Ecuador city declares state of emergency amid dramatic rise in gang bombings

Ecuador’s embattled president, Guillermo Lasso, has declared a fourth state of emergency in the violence-plagued city of Guayaquil after a deadly bomb attack left at least five dead and 17 injured.

Ecuador’s interior minister, Patricio Carrillo, described Sunday’s explosion as a “declaration of war on the state” by organized crime in the country’s largest city and classified it as an act of terrorism. Security forces will be mobilized for a month and allowed to search the house.

Images from the scene showed cars in the Cristo de Consuelo neighborhood in the working-class neighborhood with torn-out fronts and bloodied windows. Eight houses and two cars were destroyed in the early morning blast, officials said.

The bombing marks a dramatic increase in violent tactics used by criminal gangs in Ecuador’s largest city, which has seen An exponential rise in murders as rival gangs battle for dominance in cocaine trafficking Europe and US routes.


Colombia and Peru, the world’s biggest cocaine producers, have seen shocking levels of violence in Ecuador, including six brutalized corpses hanged from pedestrian bridges. Prison massacre In which nearly 400 prisoners have died since February 2021.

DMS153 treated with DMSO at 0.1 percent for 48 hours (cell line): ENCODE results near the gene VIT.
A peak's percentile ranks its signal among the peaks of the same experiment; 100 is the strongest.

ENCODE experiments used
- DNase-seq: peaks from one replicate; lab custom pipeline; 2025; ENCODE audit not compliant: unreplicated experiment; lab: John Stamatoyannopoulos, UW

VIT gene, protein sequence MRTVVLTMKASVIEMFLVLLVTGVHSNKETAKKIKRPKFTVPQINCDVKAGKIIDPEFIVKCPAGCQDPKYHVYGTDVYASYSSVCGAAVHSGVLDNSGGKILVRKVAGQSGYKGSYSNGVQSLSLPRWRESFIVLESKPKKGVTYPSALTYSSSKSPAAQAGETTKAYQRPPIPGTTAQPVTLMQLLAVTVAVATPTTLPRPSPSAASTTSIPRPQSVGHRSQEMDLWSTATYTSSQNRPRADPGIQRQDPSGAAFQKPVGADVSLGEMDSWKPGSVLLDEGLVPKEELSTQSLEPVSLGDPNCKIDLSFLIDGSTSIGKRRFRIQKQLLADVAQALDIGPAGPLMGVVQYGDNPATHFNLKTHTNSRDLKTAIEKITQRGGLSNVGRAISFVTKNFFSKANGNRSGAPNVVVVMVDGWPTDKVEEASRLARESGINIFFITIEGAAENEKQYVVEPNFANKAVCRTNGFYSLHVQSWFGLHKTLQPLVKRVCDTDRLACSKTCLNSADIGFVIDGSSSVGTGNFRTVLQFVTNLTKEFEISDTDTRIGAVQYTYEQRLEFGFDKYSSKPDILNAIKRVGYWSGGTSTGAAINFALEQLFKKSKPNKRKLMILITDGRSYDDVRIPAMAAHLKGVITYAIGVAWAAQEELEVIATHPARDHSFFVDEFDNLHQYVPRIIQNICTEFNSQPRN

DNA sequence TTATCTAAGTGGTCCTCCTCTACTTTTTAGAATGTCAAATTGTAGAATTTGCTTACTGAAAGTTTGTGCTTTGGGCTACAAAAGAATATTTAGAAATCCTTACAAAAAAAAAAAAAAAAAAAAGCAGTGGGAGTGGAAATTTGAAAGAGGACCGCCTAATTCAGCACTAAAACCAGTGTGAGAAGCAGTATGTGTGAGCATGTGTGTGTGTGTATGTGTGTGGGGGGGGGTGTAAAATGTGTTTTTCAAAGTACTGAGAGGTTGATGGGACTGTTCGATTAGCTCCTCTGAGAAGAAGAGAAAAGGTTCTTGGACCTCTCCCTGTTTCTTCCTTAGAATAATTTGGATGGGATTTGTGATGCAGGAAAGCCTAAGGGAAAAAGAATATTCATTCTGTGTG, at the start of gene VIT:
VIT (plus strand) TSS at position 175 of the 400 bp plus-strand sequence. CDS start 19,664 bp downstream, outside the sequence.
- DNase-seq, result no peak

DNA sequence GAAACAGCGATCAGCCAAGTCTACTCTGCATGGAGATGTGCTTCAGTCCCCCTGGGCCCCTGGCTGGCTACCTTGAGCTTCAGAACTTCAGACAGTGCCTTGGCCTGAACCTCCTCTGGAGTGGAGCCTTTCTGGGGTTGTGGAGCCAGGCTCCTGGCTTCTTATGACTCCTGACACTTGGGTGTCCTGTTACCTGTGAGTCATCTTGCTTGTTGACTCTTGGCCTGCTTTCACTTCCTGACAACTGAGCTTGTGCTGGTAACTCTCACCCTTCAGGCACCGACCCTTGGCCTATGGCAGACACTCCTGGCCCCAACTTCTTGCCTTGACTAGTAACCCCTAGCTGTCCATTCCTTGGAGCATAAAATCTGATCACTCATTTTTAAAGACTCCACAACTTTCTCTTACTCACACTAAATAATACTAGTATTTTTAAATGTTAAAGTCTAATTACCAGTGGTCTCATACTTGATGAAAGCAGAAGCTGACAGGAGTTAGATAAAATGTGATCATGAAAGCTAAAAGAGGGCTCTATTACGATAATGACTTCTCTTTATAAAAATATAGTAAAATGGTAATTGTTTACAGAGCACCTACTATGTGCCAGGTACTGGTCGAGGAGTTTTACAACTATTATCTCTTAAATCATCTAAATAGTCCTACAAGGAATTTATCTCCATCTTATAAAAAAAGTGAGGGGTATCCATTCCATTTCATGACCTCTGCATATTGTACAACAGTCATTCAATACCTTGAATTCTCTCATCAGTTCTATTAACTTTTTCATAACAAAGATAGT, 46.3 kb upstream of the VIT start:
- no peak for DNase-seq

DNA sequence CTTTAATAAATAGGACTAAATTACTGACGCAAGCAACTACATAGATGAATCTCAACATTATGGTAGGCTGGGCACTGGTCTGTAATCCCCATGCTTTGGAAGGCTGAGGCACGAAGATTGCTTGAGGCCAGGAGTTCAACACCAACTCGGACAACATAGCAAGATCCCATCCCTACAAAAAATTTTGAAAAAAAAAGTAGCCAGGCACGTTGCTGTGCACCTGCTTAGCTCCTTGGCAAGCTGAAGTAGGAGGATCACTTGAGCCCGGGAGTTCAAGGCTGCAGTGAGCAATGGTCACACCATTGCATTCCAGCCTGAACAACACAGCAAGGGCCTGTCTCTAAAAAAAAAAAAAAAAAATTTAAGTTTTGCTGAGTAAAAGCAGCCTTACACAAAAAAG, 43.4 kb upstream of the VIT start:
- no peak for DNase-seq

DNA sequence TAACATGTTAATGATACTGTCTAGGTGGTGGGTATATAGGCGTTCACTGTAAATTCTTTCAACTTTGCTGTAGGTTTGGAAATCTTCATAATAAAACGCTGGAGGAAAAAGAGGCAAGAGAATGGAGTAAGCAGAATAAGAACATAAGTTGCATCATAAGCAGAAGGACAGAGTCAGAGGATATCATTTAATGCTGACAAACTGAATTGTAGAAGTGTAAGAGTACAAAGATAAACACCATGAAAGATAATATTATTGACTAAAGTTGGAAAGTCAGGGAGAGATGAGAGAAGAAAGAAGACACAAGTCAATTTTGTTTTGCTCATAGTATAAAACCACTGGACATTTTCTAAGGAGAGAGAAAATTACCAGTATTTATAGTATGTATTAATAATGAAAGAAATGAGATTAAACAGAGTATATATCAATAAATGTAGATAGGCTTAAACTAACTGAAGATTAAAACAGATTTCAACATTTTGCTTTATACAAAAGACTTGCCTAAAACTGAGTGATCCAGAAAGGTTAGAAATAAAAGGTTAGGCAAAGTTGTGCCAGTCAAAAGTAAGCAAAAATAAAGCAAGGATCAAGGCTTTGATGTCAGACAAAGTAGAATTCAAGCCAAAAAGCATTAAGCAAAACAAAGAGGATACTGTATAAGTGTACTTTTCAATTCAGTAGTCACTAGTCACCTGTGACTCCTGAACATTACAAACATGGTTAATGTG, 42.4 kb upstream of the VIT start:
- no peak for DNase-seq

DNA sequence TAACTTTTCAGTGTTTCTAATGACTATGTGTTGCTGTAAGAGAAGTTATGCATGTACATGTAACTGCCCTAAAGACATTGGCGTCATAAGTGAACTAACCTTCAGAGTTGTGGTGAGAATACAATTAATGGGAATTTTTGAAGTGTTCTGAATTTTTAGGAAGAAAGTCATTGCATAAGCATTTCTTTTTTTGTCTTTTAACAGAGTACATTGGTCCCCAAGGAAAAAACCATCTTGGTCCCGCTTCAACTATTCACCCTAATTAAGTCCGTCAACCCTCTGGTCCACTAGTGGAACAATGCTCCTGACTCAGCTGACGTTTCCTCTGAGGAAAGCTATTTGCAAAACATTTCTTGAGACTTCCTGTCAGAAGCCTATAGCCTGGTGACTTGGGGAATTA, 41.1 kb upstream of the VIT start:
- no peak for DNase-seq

Following this order, 11 raids have been conducted in the city and five people have been arrested, Carrillo told reporters on Monday.

“What worries us the most is capacity [the gang] Now the ingredients have to be prepared domestically,” Carrillo Tweeted After detonation, referring to explosives used in action. “We are investigating how we are reaching this capacity to commit barbaric acts.”

The incident is the deadliest yet in a dramatic increase in the country’s bombings, 145 so far this year, half of which occurred in Guayaquil. Government statistics.

“Criminal gangs have become the government in Ecuador,” wrote the mayor of Guayaquil. Cynthia Viteriin one open letter Lasso, who took over as president last year, posted on Twitter.

“We have seen hangings from bridges, planned murders on motorcycles, rapes in shopping malls and school buses,” she wrote. “Extortion was extorted from innocent shopkeepers and over a dozen children died due to stray bullets.”

“The President is the protector of his people but so far we have not seen any safe step to tackle crime,” the letter added. “Who’s in charge here, organized crime or the slave government?”

on Twitter, Lasso responded that the enemy “is narco-terrorism … not the government”, adding that “in countries that have lived through this painful experience, the authorities act in unity and are not divided”. However, he has faced criticism for showing no sign of abating in the escalating violence.

Guayaquil was one of them 50 Most Violent Cities According to Insight Crime, a think tank, the Ecuadorian city appeared on the list for the first time in 2021.

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